Dr. Davila is the Program Leader for the Tumor Immunology and Immunotherapy Program within the University of Maryland Marlene and Stewart Greenebaum Cancer Center Program. As such, he collaborates with both basic and clinical research investigators to understand the immune regulation of malignant disease and translate this knowledge into the development of novel diagnostic, preventative and treatment regimens. Dr. Davila’s research centers on the projects below.
Exploiting TLR signaling in T cells for enhanced anti-tumor activity (Project 1)
T cell-based therapies for cancer in the form of adoptive T cell transfer (ACT) or cancer vaccines can kill tumors expressing immunodominant tumor antigens (TA). However, this process allows the escape of tumor cells expressing poorly immunogenic or subdominant TAs. These cells can reestablish the tumor and metastasize, ultimately killing the host. We are currently addressing several of the most significant hurdles in developing T cell-based immunotherapy and propose innovative ways to circumvent these challenges.
We have genetically modified human T cells to express a tumor-specific TCR and to produce the TLR5 ligand. We are testing the hypothesis that tumor-reactive T cells will generate potent and long-lived antitumor activity by co-stimulating both tumor-specific T cells and antigen presenting cells at the tumor site via production of TLR ligands within the tumor microenvironment. In these experiments, we use a physiologically relevant human-to-mouse model that allows a detailed evaluation of the in vivo responses of tumor-specific CD8 T cells against melanoma tumors in the brain.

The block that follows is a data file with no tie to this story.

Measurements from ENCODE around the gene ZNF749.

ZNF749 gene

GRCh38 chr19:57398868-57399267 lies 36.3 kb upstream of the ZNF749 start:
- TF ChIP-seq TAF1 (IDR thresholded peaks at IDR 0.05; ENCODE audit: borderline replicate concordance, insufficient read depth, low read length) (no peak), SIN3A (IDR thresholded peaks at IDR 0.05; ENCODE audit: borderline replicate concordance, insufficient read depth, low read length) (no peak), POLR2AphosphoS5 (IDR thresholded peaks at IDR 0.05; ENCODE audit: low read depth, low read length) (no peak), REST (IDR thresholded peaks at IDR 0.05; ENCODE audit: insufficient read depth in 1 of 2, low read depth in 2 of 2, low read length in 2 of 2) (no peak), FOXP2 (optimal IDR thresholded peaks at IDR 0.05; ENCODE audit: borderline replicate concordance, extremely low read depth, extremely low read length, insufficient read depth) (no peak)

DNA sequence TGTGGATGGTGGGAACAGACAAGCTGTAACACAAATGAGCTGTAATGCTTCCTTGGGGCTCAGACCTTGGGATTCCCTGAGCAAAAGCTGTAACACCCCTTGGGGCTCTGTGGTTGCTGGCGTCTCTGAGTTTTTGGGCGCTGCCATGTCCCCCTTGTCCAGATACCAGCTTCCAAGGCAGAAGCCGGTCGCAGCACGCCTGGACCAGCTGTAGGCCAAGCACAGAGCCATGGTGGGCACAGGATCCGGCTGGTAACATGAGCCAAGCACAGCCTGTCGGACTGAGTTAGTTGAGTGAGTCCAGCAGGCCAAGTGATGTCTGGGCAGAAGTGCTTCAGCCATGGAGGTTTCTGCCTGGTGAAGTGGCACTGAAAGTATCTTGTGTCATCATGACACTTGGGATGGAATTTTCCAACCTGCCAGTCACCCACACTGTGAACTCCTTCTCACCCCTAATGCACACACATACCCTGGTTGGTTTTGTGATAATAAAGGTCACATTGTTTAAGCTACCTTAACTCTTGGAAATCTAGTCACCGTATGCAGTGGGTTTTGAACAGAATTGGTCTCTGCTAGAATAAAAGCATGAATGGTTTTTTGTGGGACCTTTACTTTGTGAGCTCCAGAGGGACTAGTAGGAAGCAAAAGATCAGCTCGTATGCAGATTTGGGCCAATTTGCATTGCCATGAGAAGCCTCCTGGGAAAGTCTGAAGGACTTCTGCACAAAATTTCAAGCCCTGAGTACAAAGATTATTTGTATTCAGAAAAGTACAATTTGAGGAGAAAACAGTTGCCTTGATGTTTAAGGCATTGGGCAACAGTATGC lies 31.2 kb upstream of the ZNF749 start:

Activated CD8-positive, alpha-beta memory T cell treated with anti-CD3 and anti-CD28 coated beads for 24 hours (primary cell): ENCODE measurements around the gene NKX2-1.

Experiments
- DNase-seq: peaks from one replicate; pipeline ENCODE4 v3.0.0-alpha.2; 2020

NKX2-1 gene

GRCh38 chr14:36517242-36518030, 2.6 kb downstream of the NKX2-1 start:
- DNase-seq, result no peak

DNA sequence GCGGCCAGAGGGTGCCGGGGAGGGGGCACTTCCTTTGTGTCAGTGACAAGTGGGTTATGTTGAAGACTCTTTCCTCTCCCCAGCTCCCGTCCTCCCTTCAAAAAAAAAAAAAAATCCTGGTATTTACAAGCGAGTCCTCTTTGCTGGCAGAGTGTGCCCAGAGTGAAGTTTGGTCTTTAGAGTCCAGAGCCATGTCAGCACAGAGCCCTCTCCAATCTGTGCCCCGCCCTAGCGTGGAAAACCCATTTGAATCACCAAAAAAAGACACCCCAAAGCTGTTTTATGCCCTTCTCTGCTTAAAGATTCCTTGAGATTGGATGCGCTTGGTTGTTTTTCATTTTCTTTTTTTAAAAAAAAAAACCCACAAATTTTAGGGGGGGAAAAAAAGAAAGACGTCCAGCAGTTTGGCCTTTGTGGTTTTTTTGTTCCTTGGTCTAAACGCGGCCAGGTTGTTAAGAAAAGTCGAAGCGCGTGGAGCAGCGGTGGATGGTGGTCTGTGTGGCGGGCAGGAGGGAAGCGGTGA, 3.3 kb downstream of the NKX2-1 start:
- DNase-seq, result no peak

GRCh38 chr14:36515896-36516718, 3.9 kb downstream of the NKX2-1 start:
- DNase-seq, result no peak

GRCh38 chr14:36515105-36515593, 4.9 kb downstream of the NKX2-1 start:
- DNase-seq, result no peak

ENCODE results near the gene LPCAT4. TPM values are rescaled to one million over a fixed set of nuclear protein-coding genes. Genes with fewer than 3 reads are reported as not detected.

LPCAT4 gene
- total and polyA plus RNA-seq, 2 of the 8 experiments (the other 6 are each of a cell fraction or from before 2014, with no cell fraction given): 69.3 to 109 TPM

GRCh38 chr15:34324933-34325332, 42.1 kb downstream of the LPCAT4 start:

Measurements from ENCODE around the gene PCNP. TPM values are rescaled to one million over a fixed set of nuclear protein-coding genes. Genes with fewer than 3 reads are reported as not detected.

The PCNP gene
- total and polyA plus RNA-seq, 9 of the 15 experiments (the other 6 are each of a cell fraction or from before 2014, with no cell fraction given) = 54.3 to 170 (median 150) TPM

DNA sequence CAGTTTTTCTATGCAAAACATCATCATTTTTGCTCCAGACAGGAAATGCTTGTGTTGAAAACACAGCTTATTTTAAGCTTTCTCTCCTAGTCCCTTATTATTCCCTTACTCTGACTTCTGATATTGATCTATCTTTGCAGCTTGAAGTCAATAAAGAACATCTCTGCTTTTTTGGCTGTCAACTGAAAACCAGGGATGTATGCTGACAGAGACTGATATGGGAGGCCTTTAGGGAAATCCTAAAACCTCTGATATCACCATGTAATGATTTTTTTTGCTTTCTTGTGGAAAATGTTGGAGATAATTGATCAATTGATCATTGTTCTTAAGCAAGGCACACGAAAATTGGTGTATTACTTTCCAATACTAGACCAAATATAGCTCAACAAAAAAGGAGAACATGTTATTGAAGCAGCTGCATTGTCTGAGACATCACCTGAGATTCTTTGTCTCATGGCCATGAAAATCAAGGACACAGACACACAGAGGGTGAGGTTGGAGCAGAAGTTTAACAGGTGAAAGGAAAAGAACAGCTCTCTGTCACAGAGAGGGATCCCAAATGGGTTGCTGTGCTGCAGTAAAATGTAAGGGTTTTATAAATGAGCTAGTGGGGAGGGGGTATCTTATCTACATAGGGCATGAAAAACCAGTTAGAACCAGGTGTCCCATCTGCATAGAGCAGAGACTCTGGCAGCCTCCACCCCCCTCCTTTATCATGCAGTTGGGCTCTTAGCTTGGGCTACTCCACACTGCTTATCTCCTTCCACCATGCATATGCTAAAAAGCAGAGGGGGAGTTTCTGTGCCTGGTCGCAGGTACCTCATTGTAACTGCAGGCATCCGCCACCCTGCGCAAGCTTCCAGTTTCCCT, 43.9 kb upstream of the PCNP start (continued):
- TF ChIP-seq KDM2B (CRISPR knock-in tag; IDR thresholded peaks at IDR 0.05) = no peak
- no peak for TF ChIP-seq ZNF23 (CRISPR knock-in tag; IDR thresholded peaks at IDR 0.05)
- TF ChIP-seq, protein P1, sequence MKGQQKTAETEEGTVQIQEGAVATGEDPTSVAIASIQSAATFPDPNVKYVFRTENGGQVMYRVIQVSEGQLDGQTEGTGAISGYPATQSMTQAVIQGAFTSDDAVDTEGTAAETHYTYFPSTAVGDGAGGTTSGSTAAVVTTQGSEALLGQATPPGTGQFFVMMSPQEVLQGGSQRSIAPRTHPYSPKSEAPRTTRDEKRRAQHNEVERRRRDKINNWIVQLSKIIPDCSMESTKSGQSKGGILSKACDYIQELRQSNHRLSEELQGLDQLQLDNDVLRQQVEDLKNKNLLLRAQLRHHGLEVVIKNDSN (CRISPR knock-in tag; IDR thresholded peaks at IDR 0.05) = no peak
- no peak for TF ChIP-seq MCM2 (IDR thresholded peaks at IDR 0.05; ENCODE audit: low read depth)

We are also focused on defining the signaling pathway through which TLR2-MyD88 signals within tumor-reactive CD8 T cells potentiate activation to a poorly immunogenic tumor antigen. Our current indicate that the costimulatory effects of MyD88 signaling in T cells is regulated in large part by the mammalian target of rapamycin (MTOR). Furthermore, research efforts have led to examine the three specific miRNAs which appear to regulate MyD88 signaling in T cells.
Pattern recognition receptors and T-cell leukemia progression (Project 2)
Our long-term objective for this project is to understand the role of dysregulated TLR-MyD88-IRAK signaling in the pathogenesis of T-cell acute lymphoblastic leukemia (T-ALL) and to develop novel diagnostic, prognostic, and therapies to treat patients. Recent studies highlight a previously unappreciated role for pattern recognition receptor (PRR) signaling (i.e. toll-like receptors, TLR) on T-cells and their effects on survival and proliferation. PRRs can bind exogenous molecules derived from pathogens as well as endogenous ligands released from stressed or dying cells. Our published reports on primary T-cells and our preliminary data using T-cell leukemia lines and samples from patients with T-ALL indicate that direct stimulation of PRRs enhances cell proliferation and survival.
We seek to understand the prevalence and physiological significance of PRR signaling in neoplastic T-cells. We are also examining the therapeutic efficacy of inhibiting TLR-MyD88-IRAK signaling with or without chemotherapy in vivo. For these studies we use patient-derived T-ALL cells transferred into the immune-compromised Nod-Scid mice.
Grants & Contracts:
Supported by R01CA140917, P20RR021970, Leukemia and Lymphoma Society, and the University of Maryland Greenebaum Cancer Center